WORK in a housegarden in Inkoo S. Finland came to an abrupt end when Eija Ström stumbled on an approximately 5000-year old large neolithic flint artefact. The artefact (possibly a knife or an arrow- or spearhead) is some 9 cm:s in length and 3 cm:s at its widest point. The find resembles arrowheads from the so called Typical Comb Ceramic period but is much larger than previous finds in the area.
The raw material is probably of eastern origin although it can´t be ruled out that the artefact is made of Scandinavian flint (archaeologist Mikael Manninen via FB). The nearest flint occurances are situated hundreds of kilometers from the find site. There are two alternative explanations of how flint arrived in Finland during the Neolithic. It was either brought to the area by individuals who could personally get hold of it from natural sources. The other theory is that flint was procured and used by several different individuals and distributed by exchange networks over long periods of time (Hertell & Tallavaara 2011, p. 12).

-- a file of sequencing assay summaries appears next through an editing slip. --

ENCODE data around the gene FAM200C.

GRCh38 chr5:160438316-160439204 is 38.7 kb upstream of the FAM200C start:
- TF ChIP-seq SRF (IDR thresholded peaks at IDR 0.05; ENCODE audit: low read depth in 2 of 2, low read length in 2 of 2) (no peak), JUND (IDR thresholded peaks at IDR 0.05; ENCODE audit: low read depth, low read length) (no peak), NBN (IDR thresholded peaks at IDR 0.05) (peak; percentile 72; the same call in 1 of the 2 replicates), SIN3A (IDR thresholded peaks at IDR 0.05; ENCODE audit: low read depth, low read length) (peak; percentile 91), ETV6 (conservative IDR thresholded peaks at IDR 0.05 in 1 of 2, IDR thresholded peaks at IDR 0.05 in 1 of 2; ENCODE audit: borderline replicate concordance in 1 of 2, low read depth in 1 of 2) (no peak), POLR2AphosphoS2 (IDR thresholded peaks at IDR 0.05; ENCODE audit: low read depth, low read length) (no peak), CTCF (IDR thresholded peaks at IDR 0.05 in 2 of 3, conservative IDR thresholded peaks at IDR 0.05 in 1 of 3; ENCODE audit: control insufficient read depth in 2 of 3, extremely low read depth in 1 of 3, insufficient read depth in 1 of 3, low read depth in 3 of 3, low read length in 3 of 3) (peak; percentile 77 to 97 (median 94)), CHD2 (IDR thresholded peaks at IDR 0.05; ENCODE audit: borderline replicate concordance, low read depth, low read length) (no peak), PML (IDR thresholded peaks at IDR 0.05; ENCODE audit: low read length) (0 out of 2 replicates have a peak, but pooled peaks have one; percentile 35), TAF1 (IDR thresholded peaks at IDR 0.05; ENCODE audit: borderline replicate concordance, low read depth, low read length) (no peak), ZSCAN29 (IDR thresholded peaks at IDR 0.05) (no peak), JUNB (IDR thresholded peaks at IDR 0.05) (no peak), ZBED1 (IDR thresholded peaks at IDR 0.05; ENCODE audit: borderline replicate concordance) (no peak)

Video of the find:
Esa Hertell & Miikka Tallavaara 2011 High Mobility or Gift Exchange – Early Mesolithic Exotic Chipped Lithics in Southern Finland. In Mesolithic Interfaces.
In Variability in Lithic Technologies in Eastern Fennoscandia, p. 11-41. Publisher: The Archaeological Society of Finland. Editor: Tuija Rankama.